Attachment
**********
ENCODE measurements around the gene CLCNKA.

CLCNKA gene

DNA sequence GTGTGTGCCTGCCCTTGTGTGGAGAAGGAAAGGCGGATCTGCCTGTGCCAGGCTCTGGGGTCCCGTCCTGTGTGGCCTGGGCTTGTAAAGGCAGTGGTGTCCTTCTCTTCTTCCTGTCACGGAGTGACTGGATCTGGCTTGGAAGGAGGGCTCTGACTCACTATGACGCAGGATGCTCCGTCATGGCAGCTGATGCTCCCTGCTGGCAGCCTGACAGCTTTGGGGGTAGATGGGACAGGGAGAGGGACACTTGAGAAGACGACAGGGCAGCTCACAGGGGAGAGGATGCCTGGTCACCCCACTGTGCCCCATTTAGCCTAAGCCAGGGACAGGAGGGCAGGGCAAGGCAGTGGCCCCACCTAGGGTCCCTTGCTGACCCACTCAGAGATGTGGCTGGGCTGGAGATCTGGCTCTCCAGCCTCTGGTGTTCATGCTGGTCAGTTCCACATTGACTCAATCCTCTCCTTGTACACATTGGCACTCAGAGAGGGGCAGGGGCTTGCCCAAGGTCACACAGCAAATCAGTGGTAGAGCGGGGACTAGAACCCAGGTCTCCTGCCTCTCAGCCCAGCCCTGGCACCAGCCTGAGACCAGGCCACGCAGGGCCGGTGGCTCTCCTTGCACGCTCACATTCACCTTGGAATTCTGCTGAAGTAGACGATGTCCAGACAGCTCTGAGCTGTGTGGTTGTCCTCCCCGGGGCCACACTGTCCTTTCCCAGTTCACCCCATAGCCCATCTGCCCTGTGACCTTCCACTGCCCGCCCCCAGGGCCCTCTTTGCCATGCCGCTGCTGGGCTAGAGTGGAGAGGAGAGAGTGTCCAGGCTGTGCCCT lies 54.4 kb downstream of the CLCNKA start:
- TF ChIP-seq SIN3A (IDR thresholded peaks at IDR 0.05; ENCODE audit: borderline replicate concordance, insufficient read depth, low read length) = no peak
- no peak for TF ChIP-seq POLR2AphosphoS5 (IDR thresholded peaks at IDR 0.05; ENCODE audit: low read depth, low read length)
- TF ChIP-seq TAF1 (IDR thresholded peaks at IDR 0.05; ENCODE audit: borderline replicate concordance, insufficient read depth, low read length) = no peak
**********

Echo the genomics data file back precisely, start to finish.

ENCODE measurements around the gene CLCNKA.

CLCNKA gene

DNA sequence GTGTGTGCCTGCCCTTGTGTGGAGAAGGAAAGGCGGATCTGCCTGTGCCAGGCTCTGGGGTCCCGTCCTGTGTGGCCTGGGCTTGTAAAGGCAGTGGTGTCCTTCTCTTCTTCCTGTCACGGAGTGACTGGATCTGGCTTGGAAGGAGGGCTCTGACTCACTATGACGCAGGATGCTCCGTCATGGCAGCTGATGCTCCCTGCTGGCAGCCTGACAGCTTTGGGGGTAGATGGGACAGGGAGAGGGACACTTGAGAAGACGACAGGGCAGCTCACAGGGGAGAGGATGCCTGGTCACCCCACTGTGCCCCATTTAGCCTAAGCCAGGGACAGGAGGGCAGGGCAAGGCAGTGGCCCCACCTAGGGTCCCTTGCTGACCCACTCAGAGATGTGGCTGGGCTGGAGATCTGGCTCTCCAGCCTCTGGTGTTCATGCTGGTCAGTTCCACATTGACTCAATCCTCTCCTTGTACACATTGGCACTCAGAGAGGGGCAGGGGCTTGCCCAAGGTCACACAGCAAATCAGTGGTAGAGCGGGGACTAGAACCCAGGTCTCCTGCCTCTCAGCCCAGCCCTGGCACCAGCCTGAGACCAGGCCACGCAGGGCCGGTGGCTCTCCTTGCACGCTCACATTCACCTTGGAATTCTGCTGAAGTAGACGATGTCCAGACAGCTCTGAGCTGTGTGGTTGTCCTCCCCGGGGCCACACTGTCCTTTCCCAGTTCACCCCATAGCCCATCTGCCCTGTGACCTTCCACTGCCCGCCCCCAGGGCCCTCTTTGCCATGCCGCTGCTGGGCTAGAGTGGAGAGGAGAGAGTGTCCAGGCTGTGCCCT lies 54.4 kb downstream of the CLCNKA start:
- TF ChIP-seq SIN3A (IDR thresholded peaks at IDR 0.05; ENCODE audit: borderline replicate concordance, insufficient read depth, low read length) = no peak
- no peak for TF ChIP-seq POLR2AphosphoS5 (IDR thresholded peaks at IDR 0.05; ENCODE audit: low read depth, low read length)
- TF ChIP-seq TAF1 (IDR thresholded peaks at IDR 0.05; ENCODE audit: borderline replicate concordance, insufficient read depth, low read length) = no peak